Rotary Internal Combustion Engine – the RICE.
1. We begin with a simple air compressor, which uses a power source (electrical or mechanical) to produce compressed air.
These few slides give the basic process. They omit details such as valves and ignition timing.
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3. The fuel / air mix is directed into a combustion chamber, which contains a spark plug.
The four-stroke engine dominates the field of internal combustion engines. By nature, there are inherent inefficiencies:
• Of the four strokes (Intake, Compression, Power, and Exhaust) only one produces power. The other three are drags on the power produced.
• It produces reciprocating motion. The up-and-down nature of this, with the piston completely reversing direction, is problematic.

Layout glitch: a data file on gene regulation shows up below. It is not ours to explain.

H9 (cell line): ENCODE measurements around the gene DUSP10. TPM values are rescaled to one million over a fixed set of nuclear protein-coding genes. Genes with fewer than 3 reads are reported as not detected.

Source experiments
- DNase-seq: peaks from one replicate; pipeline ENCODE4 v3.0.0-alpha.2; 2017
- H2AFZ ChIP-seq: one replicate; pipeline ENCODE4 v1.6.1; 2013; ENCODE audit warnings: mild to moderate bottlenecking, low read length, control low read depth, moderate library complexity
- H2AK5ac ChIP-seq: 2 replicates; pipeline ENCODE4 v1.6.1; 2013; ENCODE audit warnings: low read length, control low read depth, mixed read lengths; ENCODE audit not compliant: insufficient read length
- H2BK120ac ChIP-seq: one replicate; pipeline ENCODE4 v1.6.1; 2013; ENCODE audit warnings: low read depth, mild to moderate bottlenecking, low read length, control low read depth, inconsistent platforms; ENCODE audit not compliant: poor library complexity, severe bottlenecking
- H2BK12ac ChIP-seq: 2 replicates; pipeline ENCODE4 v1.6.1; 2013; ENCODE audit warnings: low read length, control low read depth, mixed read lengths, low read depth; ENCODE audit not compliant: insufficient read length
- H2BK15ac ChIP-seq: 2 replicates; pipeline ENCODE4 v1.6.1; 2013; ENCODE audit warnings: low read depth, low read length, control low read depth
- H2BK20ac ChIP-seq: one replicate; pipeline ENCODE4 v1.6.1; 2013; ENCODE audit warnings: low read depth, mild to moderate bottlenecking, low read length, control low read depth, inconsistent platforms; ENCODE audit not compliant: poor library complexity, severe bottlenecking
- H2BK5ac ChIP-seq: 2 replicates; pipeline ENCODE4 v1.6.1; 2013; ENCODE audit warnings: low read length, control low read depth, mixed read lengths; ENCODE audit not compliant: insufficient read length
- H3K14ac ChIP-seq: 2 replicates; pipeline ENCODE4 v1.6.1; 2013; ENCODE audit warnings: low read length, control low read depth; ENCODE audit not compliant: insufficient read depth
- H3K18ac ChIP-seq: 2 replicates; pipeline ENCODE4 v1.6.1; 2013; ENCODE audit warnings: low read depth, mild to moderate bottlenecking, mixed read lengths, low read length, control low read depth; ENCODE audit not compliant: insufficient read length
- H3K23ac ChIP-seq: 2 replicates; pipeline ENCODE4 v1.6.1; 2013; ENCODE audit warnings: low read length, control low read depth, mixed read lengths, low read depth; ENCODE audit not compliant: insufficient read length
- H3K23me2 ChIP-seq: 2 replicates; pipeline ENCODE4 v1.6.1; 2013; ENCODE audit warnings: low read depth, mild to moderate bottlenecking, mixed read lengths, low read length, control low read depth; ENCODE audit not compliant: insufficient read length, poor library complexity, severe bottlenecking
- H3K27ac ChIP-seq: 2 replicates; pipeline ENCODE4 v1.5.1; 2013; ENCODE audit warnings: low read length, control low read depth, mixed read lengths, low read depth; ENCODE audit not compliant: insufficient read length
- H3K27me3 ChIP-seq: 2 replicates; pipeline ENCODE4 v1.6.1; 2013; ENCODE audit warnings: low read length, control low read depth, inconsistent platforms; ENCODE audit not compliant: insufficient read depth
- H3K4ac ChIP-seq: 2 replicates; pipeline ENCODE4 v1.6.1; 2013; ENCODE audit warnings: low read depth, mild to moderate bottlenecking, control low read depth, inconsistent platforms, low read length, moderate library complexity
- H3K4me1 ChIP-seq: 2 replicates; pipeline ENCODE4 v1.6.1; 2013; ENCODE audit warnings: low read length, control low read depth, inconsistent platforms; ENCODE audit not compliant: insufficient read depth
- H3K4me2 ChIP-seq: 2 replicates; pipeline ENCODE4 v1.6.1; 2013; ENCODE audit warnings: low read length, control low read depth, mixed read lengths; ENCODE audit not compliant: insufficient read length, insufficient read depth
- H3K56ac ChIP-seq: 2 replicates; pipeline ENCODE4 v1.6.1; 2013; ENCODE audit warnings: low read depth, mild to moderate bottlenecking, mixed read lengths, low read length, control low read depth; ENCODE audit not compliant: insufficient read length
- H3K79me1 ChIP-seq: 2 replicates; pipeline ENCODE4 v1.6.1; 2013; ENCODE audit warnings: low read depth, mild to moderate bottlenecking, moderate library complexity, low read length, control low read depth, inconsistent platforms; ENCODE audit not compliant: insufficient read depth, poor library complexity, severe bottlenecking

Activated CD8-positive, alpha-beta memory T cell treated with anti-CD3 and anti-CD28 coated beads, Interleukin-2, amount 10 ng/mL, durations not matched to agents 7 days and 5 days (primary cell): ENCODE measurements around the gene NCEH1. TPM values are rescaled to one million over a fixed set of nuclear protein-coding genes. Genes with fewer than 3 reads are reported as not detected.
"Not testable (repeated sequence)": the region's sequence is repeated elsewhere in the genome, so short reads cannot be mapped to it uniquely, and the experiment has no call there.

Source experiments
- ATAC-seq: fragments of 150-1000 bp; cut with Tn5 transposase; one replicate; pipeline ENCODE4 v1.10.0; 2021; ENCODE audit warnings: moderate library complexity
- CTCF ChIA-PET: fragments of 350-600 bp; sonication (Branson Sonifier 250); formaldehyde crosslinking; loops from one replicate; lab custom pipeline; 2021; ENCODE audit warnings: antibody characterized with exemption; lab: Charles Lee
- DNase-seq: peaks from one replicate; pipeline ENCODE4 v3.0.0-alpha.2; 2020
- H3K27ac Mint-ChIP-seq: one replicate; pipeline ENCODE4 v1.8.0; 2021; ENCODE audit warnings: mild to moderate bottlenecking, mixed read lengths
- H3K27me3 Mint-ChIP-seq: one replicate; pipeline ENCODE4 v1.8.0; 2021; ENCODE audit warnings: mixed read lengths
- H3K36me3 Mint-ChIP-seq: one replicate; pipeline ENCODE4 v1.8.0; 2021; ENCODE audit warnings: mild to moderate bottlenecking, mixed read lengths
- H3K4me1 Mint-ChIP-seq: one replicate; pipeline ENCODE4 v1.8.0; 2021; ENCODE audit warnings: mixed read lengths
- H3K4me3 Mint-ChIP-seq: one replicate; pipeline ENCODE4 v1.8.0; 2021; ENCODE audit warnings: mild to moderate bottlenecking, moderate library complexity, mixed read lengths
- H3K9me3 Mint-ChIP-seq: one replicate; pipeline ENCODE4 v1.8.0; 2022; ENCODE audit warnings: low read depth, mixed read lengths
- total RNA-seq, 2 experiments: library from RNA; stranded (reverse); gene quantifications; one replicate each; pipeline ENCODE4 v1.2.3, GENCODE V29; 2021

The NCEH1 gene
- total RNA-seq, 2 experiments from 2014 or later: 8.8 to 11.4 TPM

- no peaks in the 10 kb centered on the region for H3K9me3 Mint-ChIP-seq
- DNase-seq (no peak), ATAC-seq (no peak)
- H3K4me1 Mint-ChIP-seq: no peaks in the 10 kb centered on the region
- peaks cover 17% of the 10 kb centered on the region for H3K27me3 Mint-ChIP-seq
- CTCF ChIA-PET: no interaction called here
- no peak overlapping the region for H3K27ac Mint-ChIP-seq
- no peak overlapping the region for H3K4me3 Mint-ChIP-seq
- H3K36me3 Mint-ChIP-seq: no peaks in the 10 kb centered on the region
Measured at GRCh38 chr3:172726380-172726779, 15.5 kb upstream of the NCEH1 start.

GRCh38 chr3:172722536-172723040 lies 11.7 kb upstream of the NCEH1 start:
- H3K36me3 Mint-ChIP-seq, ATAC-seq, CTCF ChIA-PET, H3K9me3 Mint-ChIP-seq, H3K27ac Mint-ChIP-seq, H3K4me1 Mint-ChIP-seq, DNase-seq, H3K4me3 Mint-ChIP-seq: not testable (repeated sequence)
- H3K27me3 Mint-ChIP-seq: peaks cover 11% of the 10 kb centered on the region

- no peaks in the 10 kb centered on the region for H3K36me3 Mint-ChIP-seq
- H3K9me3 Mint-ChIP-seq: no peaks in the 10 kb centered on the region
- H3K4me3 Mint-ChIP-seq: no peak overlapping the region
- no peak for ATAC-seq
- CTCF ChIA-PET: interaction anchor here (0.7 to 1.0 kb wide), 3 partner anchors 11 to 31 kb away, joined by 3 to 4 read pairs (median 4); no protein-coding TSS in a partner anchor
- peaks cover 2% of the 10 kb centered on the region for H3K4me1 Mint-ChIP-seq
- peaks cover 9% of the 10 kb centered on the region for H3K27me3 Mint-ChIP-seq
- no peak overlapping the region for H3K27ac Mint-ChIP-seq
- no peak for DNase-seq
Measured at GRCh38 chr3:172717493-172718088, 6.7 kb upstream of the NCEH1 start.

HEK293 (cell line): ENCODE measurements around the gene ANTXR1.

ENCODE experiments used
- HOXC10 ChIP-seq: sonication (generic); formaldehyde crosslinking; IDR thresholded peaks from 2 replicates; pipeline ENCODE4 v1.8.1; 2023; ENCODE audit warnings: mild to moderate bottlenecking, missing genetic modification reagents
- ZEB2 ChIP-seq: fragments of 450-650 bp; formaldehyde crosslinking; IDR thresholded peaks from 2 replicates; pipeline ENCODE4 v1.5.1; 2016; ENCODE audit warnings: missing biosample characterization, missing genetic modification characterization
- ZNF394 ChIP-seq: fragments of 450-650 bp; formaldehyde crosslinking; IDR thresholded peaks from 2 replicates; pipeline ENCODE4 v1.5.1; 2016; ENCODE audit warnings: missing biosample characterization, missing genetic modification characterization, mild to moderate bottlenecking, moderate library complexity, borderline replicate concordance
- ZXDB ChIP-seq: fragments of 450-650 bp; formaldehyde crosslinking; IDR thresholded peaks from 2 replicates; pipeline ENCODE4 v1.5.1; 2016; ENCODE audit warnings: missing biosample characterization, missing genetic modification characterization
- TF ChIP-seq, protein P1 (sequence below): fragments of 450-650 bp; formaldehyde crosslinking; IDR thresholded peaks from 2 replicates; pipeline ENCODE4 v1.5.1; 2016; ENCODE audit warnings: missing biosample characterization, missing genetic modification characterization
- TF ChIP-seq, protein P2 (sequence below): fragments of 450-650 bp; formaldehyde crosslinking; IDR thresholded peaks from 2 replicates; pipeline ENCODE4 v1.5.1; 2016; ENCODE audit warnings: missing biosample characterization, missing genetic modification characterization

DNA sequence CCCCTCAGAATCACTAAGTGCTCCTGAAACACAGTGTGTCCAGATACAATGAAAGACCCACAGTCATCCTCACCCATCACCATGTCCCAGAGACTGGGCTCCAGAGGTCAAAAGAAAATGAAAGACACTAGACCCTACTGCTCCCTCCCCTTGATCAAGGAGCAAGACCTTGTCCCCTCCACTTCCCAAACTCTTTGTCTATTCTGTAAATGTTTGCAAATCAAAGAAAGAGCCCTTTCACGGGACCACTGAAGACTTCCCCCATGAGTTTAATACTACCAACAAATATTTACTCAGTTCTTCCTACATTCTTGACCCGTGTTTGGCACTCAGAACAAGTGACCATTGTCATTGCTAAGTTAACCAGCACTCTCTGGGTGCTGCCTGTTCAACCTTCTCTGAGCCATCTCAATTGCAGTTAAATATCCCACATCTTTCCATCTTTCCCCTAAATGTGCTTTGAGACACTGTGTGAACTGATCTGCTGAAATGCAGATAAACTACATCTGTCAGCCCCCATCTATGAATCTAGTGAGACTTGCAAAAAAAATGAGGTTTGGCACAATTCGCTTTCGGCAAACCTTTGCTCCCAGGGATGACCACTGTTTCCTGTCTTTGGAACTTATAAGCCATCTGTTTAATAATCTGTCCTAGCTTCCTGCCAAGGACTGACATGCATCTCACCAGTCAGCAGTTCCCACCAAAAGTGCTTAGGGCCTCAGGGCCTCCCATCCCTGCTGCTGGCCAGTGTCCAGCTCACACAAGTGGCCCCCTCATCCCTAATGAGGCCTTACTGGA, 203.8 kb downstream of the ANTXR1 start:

• On even the highest-performing IC engines, the vast majority of the energy is wasted as heat through the radiator and exhaust.
• The Wankel rotary engine, used in some Mazda cars in the 1980’s, attempted to overcome some of these problems, but there were many problems with the Wankel design and implementation. It is no longer manufactured in quantity.
2. We add a Venturi / carburetor, such as from a lawn mower engine, to the compressed air stream to produce a pressurized fuel / air mixture, highly volatile.
5. The hot exhaust powers a rotary turbine.
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4. The spark plug ignites the fuel air mix, with explosive results. The hot exhaust is directed through an exhaust port.